CSCI 255 Fall 2016
Introduction to Algorithms and Discrete Structures
Archived Class
Charles Cusack
Computer Science
Hope College





Course Information

Time     9:30-10:50 TR
9:30-10:20 F
Location     VZN 142

Instructor     Chuck Cusack
Office     VWF 233
Phone     395-7271
Office Hours       MW 9:30-10:30am or by appointment

  • (AIDMA) An Active Introduction to Discrete Mathematics and Algorithms, Version 2.6, Charles Cusack and David Santos, 2015. (PDF)
  • (IDAA) Introduction to the Design and Analysis of Algorithms, 3rd edition, Anany Levitin, Pearson, 2012.

  • Answers in the back of the book
    AIDMA has solutions to all of the exercises/questions/etc. and you should read them in their entirety as you read the book.
  • Hints in the back of the book
    IDAA has hints to most of the exercises.
  • Me
    See me during office hours, before or after class, or make an appointment at another time.
  • The Computer Science Help Center
    Check the signs in the lab and classroom for hours. The Help Center Assistants should be able to help you with the discrete mathematics topics. Depending on who is there, they may be able to help with some of the algorithms material.

Description An introduction to the design and analysis of algorithms along with some of the discrete mathematical structures that are fundamental to the field of Computer Science. This course builds on the data structures topics from CSCI235 by exploring efficient ways of using them to solve problems. Algorithm analysis topics include best, worst, and average case analysis of iterative and recursive algorithms; asymptotic notation; and solving recurrence relations. Algorithm design techniques include brute force, greedy, divide-and-conquer, transform-and-conquer, dynamic programming, and space/time tradeoff. Discrete structures topics include propositional logic, proof techniques (especially induction), sets, matrices, sequences and summations, and basic combinatorics.

  1. Foundational Discrete Structures
    1. Propositional Logic, Equivalences, Truth Tables
    2. Sets
    3. Sequences and Summations
    4. Matrices
    5. Basic Counting
    6. Permutations/Combinations
    7. Binomial Coefficients and Identities, including the Binomial Theorem
    8. Pigeonhole Principle
  2. Proof Techniques
    1. Direct, Contraposition, Contradiction
    2. Proof by Induction
  3. Basic Algorithm Analysis
    1. Big-0, Omega, and Theta Notation
    2. Basic Algorithm Analysis (best/average/worst, time/space, wall-clock/CPU/operations)
    3. Complexity Classes
    4. Recursive Definitions/Recurrence Relations
    5. Solving Recurrence Relations
    6. Analyzing Recursive Algorithms/Master Theorem
    7. P/NP/NP-Complete
  4. Algorithm Design Techniques
    1. Brute Force
    2. Greedy
    3. Divide-and-conquer
    4. Decrease-and-Conquer
    5. Transform and Conquer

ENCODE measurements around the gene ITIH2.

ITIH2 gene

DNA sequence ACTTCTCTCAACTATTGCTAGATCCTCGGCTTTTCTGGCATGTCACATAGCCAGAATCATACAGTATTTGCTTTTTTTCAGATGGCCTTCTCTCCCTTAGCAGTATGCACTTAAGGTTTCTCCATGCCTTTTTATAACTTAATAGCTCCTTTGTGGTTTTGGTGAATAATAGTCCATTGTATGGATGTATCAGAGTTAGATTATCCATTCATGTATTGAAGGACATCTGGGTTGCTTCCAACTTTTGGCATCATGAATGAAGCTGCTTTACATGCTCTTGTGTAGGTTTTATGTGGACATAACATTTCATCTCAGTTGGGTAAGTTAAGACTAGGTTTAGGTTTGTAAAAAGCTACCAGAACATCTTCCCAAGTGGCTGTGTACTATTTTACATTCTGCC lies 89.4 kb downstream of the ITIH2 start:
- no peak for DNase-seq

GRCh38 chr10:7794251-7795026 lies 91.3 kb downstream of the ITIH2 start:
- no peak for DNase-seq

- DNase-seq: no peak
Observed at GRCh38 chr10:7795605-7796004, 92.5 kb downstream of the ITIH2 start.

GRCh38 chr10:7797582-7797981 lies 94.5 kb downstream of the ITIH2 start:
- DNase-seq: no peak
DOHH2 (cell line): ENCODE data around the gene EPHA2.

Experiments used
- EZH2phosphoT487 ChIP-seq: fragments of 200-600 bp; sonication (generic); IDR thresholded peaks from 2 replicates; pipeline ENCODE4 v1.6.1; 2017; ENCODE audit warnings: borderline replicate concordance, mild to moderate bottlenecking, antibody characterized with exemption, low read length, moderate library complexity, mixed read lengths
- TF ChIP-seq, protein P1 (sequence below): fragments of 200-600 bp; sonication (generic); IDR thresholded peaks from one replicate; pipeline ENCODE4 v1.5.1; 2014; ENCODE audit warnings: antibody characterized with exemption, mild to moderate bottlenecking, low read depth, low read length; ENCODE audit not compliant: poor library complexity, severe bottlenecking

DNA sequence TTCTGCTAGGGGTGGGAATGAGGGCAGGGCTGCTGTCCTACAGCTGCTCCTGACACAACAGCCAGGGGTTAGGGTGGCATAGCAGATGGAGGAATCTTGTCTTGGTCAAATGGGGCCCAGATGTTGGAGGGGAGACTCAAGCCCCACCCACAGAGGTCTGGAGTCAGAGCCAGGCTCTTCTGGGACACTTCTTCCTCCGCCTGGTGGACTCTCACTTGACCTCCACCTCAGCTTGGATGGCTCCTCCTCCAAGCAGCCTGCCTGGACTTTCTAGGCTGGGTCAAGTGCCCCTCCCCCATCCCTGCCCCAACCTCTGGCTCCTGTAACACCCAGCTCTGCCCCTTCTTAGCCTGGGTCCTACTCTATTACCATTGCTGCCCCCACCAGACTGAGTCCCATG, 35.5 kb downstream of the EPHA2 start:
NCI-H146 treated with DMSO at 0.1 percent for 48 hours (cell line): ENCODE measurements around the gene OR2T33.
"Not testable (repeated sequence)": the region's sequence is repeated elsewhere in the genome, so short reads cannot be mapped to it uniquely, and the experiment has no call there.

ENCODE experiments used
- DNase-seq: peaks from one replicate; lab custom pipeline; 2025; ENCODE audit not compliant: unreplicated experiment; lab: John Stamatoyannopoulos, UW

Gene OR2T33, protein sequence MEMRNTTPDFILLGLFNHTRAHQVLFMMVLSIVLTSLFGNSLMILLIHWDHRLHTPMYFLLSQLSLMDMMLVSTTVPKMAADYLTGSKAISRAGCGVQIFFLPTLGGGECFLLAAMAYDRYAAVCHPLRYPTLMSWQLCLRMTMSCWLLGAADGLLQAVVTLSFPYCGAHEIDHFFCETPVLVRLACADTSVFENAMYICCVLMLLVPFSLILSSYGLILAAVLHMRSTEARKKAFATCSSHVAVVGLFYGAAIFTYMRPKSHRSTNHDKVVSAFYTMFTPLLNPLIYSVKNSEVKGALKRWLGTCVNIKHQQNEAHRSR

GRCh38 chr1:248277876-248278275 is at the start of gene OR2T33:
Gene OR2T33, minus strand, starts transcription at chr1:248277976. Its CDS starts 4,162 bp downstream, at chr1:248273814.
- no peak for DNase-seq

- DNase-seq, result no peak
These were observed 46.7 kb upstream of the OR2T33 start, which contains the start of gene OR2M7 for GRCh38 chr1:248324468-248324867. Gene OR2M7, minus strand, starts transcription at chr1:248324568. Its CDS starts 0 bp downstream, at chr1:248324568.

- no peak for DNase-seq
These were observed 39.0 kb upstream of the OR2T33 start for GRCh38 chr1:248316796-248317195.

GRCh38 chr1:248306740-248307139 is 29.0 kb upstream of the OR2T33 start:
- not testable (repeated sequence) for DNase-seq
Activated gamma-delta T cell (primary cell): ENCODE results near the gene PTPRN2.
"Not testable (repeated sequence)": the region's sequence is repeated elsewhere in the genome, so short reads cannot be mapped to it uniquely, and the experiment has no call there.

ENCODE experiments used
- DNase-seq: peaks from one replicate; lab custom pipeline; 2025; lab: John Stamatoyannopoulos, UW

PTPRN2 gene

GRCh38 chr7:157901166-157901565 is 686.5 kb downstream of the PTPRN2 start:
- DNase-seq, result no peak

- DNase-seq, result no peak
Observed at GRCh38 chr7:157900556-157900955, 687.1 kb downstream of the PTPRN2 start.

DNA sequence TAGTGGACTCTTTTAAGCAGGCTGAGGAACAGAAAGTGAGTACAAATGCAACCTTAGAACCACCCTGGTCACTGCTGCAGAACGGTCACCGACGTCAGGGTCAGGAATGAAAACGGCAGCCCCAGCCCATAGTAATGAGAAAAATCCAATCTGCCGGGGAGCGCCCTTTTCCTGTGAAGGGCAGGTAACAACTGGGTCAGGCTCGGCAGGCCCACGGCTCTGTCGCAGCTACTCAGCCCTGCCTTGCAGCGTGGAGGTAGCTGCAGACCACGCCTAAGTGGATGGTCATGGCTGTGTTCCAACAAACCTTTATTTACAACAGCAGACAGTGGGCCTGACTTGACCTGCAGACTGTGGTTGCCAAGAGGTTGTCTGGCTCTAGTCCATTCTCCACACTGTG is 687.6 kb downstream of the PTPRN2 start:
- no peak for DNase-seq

6. Dynamic Programming
    7. Space/Time Tradeoff
    8. Backtracking
    9. Branch-and-bound

  • You will complete all exercises as you are reading AIDMA.
  • If you don't understand any of the material, including the exercises (even after looking at solutions), you will ask for clarification in class or in my office.
  • You will complete an SRQ for each chapter/section you read from IDAA.
  • You will review all homework assignments after they have been returned so you know how to properly complete all of the problems.

Advice Here are some comments from students who took the course previously.
  • Be prepared to put a lot of work into this class. It definitely is not the easiest class you'll take, but the work is well worth it. You will learn a lot of information in a short amount of time. This is some of the most important stuff you might learn here.
  • Definitely read everything carefully and do the SRQs/exercises. They really help understand the material.
  • Do the readings and all of the assignments. If you stay on top of that stuff, you have the potential to do very well in the course.
  • Make doing the readings and homework your priority over other things, it takes a few rereadings to understand a lot of the material.
  • Make sure you understand all of the homework exercises, especially if you got them wrong the first time around.
  • Be open to meeting with the professor whenever certain material seems confusing.
  • Enjoy it! The course material is challenging and fun!
  • Stay on top of your work - don't fall behind. Read diligently(multiple times).
  • Don't be afraid to ask questions.
  • Be prepared to spend time outside of class thinking about the material even if you are not actually working on something for the class. Regardless of whether or not you personally enjoy the material you need to act like you do outside of class, so that you will think about the material more to understand it better.
  • Do all of the assigned work and go seek out help when you need it.
  • Don't put off the assignments until the night before.
  • Don't try and cram. Give plenty of time for hw because you can get stuck if you don't understand a concept.
  • Be prepared for a lot of work for the first half of the course and make sure to ask questions if you don't understand the material.